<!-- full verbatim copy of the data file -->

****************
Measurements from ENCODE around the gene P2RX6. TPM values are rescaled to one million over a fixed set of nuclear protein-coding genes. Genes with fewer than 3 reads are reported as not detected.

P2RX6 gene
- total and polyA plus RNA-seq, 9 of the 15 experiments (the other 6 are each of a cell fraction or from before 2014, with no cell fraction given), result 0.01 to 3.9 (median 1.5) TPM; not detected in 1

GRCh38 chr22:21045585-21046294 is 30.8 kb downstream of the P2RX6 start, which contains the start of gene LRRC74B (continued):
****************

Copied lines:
Measurements from ENCODE around the gene P2RX6. TPM values are rescaled to one million over a fixed set of nuclear protein-coding genes. Genes with fewer than 3 reads are reported as not detected.

P2RX6 gene
- total and polyA plus RNA-seq, 9 of the 15 experiments (the other 6 are each of a cell fraction or from before 2014, with no cell fraction given), result 0.01 to 3.9 (median 1.5) TPM; not detected in 1

GRCh38 chr22:21045585-21046294 is 30.8 kb downstream of the P2RX6 start, which contains the start of gene LRRC74B (continued):